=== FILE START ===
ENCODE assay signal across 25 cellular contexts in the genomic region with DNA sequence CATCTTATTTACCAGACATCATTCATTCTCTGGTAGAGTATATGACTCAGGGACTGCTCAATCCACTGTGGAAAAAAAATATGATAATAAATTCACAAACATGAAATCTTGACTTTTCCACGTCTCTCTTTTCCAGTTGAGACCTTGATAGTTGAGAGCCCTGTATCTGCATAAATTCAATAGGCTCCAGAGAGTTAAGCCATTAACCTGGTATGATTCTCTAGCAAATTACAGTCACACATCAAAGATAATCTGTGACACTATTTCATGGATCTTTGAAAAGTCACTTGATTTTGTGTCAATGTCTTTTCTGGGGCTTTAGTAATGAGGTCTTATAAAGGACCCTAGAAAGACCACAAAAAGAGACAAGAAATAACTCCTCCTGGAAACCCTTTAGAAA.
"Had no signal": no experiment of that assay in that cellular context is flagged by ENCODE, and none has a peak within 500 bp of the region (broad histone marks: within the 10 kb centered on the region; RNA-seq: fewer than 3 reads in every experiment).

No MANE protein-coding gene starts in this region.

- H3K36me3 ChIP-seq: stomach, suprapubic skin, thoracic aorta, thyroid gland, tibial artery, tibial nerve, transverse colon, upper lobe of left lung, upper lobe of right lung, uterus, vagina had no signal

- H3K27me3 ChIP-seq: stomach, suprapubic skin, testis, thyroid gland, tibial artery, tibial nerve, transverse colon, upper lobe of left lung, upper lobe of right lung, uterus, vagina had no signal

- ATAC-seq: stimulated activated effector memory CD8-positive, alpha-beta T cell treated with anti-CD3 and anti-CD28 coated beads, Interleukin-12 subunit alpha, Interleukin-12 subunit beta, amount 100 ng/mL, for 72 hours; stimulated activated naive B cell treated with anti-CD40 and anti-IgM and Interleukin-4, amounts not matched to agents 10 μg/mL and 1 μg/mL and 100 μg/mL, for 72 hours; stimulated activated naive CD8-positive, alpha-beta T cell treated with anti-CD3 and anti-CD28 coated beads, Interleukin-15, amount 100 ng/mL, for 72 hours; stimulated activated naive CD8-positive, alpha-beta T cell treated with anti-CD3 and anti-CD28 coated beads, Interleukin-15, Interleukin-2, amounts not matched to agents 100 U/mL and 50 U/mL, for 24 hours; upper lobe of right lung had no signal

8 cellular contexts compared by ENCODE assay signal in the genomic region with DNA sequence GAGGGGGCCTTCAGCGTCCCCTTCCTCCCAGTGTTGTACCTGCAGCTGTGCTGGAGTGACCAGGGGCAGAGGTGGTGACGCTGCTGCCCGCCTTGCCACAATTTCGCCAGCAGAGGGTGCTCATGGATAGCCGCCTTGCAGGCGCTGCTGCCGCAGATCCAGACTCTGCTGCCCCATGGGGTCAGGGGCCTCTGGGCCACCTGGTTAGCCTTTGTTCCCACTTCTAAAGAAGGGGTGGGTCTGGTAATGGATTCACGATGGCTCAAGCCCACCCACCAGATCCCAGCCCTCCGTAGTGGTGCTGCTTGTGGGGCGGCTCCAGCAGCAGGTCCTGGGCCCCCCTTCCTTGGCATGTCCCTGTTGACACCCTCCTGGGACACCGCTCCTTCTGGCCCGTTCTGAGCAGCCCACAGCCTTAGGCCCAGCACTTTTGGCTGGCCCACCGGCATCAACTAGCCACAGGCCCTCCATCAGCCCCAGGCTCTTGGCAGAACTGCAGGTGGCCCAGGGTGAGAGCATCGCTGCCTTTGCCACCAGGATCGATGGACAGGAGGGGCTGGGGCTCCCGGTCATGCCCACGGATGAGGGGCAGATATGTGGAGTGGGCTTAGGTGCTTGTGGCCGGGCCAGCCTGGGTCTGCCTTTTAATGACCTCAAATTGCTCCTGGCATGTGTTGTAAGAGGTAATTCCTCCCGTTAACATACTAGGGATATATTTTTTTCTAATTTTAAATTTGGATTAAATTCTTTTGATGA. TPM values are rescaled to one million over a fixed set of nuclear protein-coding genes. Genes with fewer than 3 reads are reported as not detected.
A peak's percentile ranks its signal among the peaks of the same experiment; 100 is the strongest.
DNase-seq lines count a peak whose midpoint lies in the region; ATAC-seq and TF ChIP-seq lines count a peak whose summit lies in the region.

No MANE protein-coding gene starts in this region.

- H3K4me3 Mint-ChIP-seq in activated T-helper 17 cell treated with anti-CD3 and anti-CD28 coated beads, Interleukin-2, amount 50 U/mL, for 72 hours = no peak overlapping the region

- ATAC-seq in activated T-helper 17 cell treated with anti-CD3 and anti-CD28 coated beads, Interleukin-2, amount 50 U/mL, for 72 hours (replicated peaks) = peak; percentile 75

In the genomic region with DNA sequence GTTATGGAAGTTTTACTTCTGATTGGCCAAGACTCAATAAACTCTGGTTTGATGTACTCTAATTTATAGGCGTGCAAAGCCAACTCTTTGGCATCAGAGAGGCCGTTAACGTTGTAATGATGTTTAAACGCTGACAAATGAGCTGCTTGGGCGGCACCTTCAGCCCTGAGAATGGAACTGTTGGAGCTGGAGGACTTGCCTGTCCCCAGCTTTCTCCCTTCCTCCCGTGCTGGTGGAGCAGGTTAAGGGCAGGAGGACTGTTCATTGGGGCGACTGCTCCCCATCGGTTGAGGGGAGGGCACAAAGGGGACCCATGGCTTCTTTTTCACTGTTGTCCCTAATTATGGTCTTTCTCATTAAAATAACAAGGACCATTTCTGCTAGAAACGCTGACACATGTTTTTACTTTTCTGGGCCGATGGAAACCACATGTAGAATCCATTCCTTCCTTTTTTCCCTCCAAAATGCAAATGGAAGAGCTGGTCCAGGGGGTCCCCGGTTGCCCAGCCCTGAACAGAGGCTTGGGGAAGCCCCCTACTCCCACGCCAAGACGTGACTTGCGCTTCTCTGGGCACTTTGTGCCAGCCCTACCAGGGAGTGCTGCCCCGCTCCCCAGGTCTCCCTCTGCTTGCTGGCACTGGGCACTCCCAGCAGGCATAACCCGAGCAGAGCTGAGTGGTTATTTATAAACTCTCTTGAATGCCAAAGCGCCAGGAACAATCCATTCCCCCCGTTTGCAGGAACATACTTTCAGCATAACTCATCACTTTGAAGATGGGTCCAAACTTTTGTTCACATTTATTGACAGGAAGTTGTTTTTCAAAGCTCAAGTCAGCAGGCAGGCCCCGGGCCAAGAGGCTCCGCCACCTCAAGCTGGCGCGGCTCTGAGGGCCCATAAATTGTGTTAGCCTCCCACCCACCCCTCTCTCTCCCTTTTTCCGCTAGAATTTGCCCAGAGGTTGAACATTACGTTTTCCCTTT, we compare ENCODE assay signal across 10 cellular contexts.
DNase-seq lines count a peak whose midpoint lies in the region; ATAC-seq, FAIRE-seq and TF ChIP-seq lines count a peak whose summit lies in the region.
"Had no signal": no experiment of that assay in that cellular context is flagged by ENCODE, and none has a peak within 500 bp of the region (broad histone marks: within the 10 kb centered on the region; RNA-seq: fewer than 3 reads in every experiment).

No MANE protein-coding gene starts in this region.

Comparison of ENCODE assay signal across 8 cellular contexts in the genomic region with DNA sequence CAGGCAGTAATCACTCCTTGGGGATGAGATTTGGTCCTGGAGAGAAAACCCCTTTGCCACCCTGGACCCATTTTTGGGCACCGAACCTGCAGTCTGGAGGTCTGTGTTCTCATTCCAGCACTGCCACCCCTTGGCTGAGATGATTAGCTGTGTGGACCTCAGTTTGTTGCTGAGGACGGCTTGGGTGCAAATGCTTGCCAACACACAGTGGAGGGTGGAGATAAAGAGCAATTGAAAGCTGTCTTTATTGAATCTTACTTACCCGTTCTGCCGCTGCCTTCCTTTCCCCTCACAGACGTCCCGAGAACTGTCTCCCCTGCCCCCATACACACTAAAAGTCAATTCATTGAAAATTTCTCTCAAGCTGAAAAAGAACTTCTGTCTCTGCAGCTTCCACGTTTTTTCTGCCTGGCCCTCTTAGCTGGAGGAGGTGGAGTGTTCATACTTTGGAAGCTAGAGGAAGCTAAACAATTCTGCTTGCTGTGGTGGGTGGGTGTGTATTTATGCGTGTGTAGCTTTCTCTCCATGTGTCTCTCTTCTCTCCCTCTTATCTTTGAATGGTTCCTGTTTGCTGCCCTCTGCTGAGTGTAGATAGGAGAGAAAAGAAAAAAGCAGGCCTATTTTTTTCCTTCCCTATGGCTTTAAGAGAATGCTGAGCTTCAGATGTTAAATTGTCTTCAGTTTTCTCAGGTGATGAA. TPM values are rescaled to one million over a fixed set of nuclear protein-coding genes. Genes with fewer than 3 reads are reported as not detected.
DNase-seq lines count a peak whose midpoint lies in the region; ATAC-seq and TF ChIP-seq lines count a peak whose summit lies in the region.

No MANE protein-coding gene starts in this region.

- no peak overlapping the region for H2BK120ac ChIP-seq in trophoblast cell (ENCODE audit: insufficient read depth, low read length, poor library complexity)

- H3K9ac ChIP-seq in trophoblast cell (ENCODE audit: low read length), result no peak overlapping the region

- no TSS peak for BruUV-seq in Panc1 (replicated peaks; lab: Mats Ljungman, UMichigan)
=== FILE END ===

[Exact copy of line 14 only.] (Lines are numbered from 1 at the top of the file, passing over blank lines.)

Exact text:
DNase-seq lines count a peak whose midpoint lies in the region; ATAC-seq, FAIRE-seq and TF ChIP-seq lines count a peak whose summit lies in the region.